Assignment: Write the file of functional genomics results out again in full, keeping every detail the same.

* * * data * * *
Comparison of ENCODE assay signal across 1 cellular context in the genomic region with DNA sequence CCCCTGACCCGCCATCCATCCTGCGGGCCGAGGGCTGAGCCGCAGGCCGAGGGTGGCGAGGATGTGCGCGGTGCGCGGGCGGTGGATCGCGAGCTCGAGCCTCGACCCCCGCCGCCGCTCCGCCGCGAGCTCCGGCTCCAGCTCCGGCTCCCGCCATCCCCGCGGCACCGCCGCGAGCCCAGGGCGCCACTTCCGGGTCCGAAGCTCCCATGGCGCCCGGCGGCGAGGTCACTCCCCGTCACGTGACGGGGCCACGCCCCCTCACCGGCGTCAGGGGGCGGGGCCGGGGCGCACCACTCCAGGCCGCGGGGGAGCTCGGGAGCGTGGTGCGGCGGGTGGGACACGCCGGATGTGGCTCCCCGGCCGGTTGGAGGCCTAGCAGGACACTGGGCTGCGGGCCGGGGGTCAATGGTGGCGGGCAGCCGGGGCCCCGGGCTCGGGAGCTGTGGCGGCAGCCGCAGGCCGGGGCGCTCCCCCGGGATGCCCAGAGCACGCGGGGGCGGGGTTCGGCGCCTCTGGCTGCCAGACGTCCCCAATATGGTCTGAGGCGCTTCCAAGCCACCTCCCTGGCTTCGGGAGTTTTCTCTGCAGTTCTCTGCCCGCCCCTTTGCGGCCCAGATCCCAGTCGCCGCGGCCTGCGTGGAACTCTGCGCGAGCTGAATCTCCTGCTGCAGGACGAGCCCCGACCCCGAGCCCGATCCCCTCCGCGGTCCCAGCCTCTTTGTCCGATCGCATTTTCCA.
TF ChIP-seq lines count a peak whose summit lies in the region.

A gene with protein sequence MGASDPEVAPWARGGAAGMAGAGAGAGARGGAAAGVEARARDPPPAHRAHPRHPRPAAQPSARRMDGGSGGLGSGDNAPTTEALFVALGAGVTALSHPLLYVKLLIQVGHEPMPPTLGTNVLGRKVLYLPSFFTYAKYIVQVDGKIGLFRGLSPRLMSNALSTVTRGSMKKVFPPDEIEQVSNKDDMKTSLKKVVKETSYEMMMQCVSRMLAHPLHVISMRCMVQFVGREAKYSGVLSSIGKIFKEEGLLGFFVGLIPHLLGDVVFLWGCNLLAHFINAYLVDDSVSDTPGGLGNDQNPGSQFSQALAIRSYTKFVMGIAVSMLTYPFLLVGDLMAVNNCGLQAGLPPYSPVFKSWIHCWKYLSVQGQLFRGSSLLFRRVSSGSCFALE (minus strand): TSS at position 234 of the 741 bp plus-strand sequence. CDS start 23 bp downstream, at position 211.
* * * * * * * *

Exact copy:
Comparison of ENCODE assay signal across 1 cellular context in the genomic region with DNA sequence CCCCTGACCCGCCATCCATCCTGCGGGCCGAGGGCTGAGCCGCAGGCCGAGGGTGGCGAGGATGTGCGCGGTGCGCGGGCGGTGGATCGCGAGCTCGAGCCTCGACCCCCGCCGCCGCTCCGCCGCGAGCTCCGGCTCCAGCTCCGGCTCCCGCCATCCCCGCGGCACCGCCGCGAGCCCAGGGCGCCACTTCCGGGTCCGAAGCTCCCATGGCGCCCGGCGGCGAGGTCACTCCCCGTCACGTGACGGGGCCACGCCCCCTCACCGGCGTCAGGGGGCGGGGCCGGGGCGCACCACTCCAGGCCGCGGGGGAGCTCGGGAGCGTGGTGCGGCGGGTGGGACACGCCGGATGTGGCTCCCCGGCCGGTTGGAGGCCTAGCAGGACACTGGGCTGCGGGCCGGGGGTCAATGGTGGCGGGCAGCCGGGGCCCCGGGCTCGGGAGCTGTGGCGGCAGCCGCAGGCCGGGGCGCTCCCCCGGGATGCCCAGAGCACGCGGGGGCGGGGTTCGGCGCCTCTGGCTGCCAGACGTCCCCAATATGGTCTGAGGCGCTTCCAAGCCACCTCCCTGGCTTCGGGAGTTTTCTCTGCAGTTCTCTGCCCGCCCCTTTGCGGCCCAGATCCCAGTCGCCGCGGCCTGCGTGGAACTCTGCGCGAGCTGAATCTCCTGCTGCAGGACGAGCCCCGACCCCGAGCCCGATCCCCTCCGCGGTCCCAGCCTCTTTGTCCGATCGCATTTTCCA.
TF ChIP-seq lines count a peak whose summit lies in the region.

A gene with protein sequence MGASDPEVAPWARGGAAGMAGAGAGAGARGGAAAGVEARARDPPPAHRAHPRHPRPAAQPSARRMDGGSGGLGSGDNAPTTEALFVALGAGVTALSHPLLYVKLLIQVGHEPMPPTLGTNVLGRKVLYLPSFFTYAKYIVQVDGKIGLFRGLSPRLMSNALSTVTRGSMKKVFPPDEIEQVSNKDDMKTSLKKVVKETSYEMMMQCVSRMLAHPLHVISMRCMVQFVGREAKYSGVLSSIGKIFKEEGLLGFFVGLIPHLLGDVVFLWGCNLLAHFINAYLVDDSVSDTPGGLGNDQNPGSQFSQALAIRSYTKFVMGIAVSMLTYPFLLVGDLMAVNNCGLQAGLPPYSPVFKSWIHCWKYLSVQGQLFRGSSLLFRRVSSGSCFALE (minus strand): TSS at position 234 of the 741 bp plus-strand sequence. CDS start 23 bp downstream, at position 211.